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Why Bangkok?

We think there are three main reasons why wine producers interested in exploiting the new markets of the Far East should establish themselves in Thailand. In brief, these are:

1. Thai domestic demand for wine is now growing strongly from a small base, and is potentially very substantial. Thailand has a similar population to the UK, France or Italy, and economic development is rapid. (Thailand in Brief)


2. Thailand is by far the largest and most developed tourist destination in Asia, with nearly 15 million visitors a year. With more than half of these now arriving from other East Asian countries, it serves as an efficient showcase for producers ambitious to penetrate the larger markets of China, Japan and Korea.


3. Bangkok’s central location and developed infrastructure make it the natural distribution hub for mainland Southeast Asia and Southwest China. Wines landed in bond at the port of Bangkok can be transported at low cost and free of tax to all Thailand’s neighbours. This distribution hinterland encompasses a huge potential market of over 300 million people.

We discuss all three issues in greater detail below.


(The Domestic Market)  (The Tourist Market)  (The Re-export Market)

The Domestic Market


With a population of nearly 65 million, Thailand is the second biggest country in mainland Southeast Asia, and the most developed north of Singapore and Malaysia. With a GDP of $206bn (2006), and a

current growth rate of 4.6 per cent (2008), it has long been counted among the ‘Tiger Economies’ of the Far East. Together with rapid economic expansion has naturally come much greater exposure and adaptation to international influences, especially in the capital.


Historically, a significant segment of the Thai market for wine has consisted of the large expatriate population (the official count of 153,000 is of official work-permit holders only, and hugely understates the real number of foreign residents). Expats still provide a core base of reliable demand, but their importance is rapidly diminishing as the wine habit grows among native Thais.


Of course, wine is foreign to traditional Thai culture. Nevertheless, a large proportion of the Thai elite has been educated abroad (the current Prime Minister attended Eton and Oxford), and is thoroughly conversant with Western manners and habits. Wine drinking is now de rigeur in Thai high society, which continues to set the country’s fashions, and as in many other Asian countries has come to be regarded as an important indicator of ‘class’, education and international sophistication. To Thais aspiring to these attributes (a rapidly growing class thanks to recent economic growth), wine is a status symbol easily, if somewhat expensively, acquired and displayed. Bangkok ‘yuppies’ are especially susceptible to international influence, and are very conscious that wine consumption is integral to the image they wish to project.


A related trend has been increasing adventurousness with regard to foreign cuisine. Italian food, from the humble pizza to haute cuisine, has proved particularly popular with Thais – indeed Bangkok alone can now boast well over 300 Italian restaurants at all levels. It is by no means alone, however,and visitors can easily see that the city’s many steakhouses and French, German, American and ‘International’ restaurants are well patronized by locals as well as foreigners. While Western food by itself strikes many spice-loving Thai palates as bland, there is growing recognition that wine plays an indispensable role in Western dining.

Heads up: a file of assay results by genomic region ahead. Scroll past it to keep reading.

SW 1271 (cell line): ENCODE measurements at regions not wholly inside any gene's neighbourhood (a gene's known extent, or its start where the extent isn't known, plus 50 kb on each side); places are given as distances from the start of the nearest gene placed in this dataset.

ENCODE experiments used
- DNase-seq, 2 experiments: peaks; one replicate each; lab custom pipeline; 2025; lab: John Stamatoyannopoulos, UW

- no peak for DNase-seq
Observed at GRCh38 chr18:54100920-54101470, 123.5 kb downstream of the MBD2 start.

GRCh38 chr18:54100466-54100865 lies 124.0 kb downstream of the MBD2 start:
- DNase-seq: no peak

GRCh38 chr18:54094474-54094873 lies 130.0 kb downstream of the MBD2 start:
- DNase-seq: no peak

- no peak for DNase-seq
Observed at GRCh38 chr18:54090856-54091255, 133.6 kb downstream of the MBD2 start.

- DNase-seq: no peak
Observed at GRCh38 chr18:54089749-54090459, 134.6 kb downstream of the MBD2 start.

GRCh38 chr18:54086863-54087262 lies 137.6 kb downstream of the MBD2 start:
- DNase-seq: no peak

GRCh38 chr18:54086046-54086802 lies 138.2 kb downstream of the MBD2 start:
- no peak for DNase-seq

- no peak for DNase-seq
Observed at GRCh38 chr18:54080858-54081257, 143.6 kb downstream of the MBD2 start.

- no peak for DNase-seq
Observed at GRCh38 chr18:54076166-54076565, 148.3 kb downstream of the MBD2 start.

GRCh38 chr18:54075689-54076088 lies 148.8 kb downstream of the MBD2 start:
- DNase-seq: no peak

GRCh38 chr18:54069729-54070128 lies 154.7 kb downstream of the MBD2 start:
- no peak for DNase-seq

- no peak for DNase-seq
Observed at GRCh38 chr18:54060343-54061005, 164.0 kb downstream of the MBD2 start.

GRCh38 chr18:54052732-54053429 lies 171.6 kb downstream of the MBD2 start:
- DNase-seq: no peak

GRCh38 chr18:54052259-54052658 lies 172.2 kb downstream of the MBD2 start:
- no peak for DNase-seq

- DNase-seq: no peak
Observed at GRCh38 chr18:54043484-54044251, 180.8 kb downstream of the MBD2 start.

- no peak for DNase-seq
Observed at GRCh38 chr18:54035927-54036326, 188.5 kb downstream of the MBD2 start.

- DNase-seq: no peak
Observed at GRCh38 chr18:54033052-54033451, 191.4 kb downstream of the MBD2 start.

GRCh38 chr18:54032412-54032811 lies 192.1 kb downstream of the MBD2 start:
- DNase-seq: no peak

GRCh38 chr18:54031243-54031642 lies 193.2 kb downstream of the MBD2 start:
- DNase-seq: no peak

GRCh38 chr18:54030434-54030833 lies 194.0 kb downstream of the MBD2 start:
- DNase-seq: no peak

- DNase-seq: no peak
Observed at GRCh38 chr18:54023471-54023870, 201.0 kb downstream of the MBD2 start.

In view of the above, it is not surprising that recent years have seen steady growth in wine consumption in Thailand – just short of 6.5% per year since the start of the millennium. Official figures indicate current consumption of 12-14m litres per annum. However, it is important that these numbers should be regarded as indicative of the trend, rather than authoritative in quantitative terms. Wine is still regarded officially as an imported luxury, and the tax regime placed on it is onerous. It follows that a substantial proportion of the wine actually consumed in Thailand escapes official recording by one means or another. One very visible sign of this, apparent to anyone entering the Kingdom overland,is the number and size of duty-free liquor emporia located just across the Thai borders. (The Re-export Market)


Although growth in wine consumption is steady, it can be expected to accelerate dramatically if and when the tax regime is eased (many middle-class Thais will certainly drink more and better wine if it becomes more easily affordable). It should be noted that the Thai government is under increasing pressure to liberalise the regime from many quarters – not least from major trading partners such as the USA, the EU and Australia.


In domestic political terms, one important factor is a growing concern with health and safety issues.

It is widely recognised that the country’s lenient tax regime on hard liquor, combined with penal taxation on low-alcohol alternatives such as wine, is not only out of line with international (and, increasingly,regional) norms, but contributes to Thailand’s high incidence of alcohol-related illnesses and accidents.Another is the steady growth of wine production in Thailand itself. From a standing start fifteen years ago, there are now ten wine growers active in Thailand, operating in micro-climates which allow production of an acceptable product. As the Thai industry expands, it will become easier to present wine as a ‘local’ as well as imported product, as is already the case with beer and whisky.


It is at least certain that Thais are becoming ever more aware of and knowledgeable about wine.

The country now supports its own Thai-language wine magazine, Wine Today, and recent years have seen dramatic growth in the number of wine tastings, wine dinners and other wine-related events staged in Bangkok and other major centres. A 2009 wine dinner in Bangkok featuring celebrity critic Robert Parker aroused widespread excitement and was heavily overbooked. Moreover, the ‘Thailand Sommelier of the Year’ event not only attracted 65 entrants – all Thai nationals – in 2009, but for two years running has attracted over 1,000 wine professionals and wine lovers to the associated reception and wine-tasting.